The genesis of the Chilean nitrate deposits

Joseph Theophilus Singewald, Benjamin Leroy Miller
1916 Economic Geology and The Bulletin of the Society of Economic Geologists  
existrain other words, the explanations are based on assumptions of greater or less probability. Wit'h such a state of affairs, one man's theory has been about as good as another's, and diversity of opinion still rules on the problem in question. During a brief visit to the nitrate fields of the Province of Tarapac/t last September, the pendulum of interest of the authors of this paper swung to the other extreme; and we were less interested in the how of the formation of the nitrate than we
more » ... nitrate than we were in the manner of distribution of the nitrate deposits and the how of their localixation. We soon had the feeling that the solution of the latter problem carried with it the solution of the former, or, at least, greatly minimized its importance. The particular purpose of this paper is to set forth .our ideas in regard to the localization of the Chilean nitrates, and to discuss their bearing on the general problem of the genesis o.f these deposits. Before doing this we shall state briefly what theories have been advanced to explain them, and summarize some of the arguments for and against them. Most of the theories that are or have been in vogue to account for the Chilean nitrate deposits may be grouped under four headings, according to the manner in which the nitrate is supposed to have been f.ormed. These are: I. The seaweed theories. 2. The guano theories. 3. The bacterial theories. 4. The electrical theories. The sea'weed theory 'was proposed in I867 by Dr. C. N. Noellner. He believed that great quantities of seaweed collected along the portion 'of the west coast paralleled by the nitrate fields, due to the prevailing westerly winds, and that occasional hurricanes piled this up. An uplift of the land or a recession of the sea followed. The sea water that remained behind evaporated and furnished the sodium chloride, while the nitrates resulted from the slow oxidation of the seaweed. The great argument in support of this theory was the presence of iodine in the nitrates. Until iodine was extracted from the mother liquors of the nitrate oficinas, seaweed was the only known source of the el.ement. GENESIS OF CHILEAN NITRATE DEPOSITS. 105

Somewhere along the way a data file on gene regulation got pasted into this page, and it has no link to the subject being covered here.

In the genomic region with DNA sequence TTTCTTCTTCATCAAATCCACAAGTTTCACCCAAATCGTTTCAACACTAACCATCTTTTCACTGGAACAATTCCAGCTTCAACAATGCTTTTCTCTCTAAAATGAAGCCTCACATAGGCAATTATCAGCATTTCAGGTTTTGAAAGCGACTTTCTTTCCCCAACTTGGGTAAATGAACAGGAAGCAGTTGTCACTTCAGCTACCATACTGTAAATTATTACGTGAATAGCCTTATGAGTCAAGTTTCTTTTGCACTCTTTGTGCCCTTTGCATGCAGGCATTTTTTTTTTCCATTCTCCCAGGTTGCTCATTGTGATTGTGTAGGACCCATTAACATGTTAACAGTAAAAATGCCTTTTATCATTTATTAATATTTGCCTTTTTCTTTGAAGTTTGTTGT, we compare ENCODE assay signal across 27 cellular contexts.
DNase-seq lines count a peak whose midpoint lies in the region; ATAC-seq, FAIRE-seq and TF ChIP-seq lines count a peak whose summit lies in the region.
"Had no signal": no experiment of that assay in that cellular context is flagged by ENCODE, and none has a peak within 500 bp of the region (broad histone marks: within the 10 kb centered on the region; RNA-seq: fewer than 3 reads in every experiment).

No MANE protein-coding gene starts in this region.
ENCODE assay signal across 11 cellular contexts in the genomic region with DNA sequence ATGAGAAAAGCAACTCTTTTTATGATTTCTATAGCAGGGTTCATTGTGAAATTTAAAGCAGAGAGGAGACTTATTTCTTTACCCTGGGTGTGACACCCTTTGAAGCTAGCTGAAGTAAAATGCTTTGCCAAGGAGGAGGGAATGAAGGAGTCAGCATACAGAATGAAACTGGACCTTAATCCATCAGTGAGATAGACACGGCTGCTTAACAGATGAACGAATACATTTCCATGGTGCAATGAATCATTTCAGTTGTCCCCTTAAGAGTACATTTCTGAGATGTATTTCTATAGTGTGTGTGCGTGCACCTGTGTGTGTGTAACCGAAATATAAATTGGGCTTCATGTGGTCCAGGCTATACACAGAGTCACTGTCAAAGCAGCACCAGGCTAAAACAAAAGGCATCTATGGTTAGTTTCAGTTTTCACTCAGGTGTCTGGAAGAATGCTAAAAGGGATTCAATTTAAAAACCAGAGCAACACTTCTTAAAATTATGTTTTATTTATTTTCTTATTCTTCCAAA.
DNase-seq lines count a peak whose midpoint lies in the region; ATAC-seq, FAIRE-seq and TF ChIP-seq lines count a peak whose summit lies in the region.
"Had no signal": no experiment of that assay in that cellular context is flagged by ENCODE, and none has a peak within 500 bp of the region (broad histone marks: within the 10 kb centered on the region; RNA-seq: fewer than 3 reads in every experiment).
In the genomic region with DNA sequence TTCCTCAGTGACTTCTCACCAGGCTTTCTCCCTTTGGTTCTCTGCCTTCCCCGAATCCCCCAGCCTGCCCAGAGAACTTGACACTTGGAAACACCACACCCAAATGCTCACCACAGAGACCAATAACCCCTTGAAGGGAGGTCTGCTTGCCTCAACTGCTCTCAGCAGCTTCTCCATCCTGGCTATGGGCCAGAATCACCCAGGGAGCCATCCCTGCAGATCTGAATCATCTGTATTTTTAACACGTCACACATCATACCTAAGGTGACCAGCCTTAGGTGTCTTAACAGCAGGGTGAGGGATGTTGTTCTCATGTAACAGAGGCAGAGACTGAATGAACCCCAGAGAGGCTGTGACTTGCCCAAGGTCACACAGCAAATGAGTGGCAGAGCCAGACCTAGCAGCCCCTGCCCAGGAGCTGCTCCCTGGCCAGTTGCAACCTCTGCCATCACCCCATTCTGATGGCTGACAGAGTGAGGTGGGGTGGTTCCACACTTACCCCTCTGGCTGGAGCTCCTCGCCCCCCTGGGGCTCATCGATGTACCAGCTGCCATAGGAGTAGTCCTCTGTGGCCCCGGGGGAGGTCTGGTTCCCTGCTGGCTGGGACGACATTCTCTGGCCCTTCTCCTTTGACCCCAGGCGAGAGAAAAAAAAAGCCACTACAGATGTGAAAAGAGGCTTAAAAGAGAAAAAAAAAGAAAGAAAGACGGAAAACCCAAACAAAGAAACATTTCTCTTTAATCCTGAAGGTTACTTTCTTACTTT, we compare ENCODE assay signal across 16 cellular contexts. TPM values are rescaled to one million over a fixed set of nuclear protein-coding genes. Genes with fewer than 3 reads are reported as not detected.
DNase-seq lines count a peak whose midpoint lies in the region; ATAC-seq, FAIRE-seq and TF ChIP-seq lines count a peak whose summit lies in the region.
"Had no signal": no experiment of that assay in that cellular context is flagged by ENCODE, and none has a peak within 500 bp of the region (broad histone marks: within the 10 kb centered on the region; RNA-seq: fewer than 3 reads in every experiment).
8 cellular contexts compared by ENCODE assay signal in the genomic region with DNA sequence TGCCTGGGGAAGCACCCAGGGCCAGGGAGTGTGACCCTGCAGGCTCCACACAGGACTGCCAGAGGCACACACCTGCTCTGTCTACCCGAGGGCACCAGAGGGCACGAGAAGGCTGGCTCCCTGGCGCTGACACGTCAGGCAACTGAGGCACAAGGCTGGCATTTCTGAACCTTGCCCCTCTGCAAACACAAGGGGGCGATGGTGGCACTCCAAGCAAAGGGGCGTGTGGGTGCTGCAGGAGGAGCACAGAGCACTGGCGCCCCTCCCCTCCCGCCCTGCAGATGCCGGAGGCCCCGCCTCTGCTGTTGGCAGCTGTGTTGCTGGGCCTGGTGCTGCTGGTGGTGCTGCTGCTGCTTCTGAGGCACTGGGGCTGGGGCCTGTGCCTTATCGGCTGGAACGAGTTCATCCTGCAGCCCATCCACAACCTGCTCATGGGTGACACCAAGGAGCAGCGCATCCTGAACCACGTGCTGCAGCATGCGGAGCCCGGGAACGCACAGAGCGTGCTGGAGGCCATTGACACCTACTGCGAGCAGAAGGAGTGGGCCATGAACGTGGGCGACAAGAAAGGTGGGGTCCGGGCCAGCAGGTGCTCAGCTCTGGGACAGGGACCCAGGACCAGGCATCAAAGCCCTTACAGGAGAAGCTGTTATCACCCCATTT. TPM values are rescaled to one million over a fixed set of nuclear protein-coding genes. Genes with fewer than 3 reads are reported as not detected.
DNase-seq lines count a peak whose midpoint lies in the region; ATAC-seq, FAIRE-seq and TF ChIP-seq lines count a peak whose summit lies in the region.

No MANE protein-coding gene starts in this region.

doi:10.2113/gsecongeo.11.2.103 fatcat:jh4xisug7nexdoyrpfazibzoye